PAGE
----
It’s a tough gig sometimes but it’s clear win or lose, the children are making memories. The team (including coach) doing running slides through the giant mud puddle in the centre of the field to celebrate a win. Working together to set up a miraculous goal. Watching each other’s back. Standing up for team mates against particularly tough opponents. Laughing about the stuff-ups. Celebrating the achievements of skill when it goes right, the kick that lands in the perfect spot, the impossible save by the goalie, stealing the ball for a run the length of the field.
So off we go again, bundled up with our coats and rugs, hoping for enough wins to hold our interest.
Ever done the weekend sport thing? How did it go for you?
I love a good crime novel, mystery or thriller. The obsession began with Enid Blyton’s Secret Seven, moved through Agatha Christie and into Patricia Cornwell, PD James, Ruth Rendell. If I’m left to my own devices to choose a book to curl up with on a rainy day I wade straight into the murky world of corpses with secrets, fascinating forensics and crafty characters with issues.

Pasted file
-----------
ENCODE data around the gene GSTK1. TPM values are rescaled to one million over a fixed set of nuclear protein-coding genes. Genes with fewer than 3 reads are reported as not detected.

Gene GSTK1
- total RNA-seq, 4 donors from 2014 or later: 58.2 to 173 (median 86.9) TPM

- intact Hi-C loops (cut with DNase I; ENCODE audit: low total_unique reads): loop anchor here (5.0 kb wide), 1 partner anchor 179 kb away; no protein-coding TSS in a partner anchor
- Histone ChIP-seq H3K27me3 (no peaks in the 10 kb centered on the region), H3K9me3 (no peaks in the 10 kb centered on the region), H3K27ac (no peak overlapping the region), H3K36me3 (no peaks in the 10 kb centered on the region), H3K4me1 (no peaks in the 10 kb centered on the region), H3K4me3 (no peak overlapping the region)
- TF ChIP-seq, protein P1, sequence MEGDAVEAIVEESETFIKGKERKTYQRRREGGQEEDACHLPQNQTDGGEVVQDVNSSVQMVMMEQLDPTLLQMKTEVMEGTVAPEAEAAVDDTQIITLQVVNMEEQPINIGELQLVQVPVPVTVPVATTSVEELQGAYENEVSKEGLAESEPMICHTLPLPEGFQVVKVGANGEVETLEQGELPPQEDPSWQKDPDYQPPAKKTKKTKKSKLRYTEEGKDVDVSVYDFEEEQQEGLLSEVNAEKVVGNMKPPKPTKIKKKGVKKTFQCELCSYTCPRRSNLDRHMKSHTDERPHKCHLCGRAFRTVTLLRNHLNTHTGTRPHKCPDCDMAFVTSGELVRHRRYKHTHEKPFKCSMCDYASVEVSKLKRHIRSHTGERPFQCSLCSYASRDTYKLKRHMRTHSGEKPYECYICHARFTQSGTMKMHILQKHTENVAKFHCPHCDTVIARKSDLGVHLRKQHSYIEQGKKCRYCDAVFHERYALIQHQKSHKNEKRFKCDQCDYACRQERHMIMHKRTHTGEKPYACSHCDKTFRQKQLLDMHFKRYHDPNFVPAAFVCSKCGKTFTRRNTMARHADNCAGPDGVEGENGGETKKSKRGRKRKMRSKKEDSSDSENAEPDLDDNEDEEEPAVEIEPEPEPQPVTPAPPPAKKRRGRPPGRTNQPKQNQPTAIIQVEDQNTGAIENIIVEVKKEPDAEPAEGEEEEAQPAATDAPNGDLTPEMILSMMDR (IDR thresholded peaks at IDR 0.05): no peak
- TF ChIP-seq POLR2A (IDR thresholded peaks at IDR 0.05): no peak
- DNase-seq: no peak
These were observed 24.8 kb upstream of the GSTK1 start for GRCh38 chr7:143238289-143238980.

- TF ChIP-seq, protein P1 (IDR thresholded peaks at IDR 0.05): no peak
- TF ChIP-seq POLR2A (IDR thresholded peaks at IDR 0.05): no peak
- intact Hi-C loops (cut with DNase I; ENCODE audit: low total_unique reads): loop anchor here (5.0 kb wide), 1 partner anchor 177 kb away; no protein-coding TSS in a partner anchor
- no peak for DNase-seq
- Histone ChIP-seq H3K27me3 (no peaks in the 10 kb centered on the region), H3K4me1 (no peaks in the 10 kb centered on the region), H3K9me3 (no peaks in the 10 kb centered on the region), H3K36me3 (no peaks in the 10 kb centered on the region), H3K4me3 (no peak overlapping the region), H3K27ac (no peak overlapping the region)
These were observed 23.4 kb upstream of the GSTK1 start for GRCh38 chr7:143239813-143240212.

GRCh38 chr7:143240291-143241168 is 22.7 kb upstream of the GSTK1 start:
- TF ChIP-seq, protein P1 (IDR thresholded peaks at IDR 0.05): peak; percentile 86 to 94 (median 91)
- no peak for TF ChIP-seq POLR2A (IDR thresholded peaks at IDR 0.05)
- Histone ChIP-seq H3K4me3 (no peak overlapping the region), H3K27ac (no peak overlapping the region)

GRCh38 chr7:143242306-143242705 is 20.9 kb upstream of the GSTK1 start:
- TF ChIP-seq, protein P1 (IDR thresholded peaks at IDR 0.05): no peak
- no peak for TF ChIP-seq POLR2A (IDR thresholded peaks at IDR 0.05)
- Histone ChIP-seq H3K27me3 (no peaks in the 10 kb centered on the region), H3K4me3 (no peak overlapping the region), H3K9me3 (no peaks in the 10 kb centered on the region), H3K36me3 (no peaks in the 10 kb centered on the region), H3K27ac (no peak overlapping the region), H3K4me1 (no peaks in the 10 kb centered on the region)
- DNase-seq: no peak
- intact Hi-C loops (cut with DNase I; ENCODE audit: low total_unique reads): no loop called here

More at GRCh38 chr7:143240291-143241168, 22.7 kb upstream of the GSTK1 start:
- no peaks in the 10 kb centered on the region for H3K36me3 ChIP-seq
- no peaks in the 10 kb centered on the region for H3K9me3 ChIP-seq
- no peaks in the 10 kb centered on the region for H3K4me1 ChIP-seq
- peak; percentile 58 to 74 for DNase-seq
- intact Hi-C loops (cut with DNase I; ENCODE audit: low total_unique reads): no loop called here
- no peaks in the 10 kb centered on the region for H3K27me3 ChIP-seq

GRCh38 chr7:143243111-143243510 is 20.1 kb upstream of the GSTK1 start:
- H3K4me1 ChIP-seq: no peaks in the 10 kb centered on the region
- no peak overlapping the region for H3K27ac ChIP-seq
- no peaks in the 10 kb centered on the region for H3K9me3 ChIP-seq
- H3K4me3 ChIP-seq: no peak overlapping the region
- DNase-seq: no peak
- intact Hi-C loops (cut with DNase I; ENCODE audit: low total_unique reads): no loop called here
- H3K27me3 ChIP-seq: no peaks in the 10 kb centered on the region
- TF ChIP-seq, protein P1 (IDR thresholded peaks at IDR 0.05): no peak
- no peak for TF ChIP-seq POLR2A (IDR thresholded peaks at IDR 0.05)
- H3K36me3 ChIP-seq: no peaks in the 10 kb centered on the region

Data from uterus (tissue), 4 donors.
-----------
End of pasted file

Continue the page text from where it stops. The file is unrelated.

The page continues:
This week I read Silent Fear by Katherine Howell. It’s the fifth in a series of novels centred around Detective Ella Marconi. Set in Sydney the novel has a strong sense of place, with the descriptions of steaming hot summer days, suburban streets and familiar landmarks combining to create an authentic Australian experience.
Paramedic Holly Garland attends a call-out to a collapsed man in a park, only to discover her estranged brother is on the scene. When the suspected heat stroke/heart-attack victim turns out to be wearing a bullet wound Marconi is called in to investigate.
The opening of the novel is strong with Howell’s own experience as a Paramedic resonating through the descriptions of procedure and treatment. The mystery is set up early. Why is Holly so dismayed to see her brother? What is his relationship with the victim? Are the innocent bystanders really innocent? Who would want to shoot a bloke playing touch footy? What role will Holly’s past have on this case?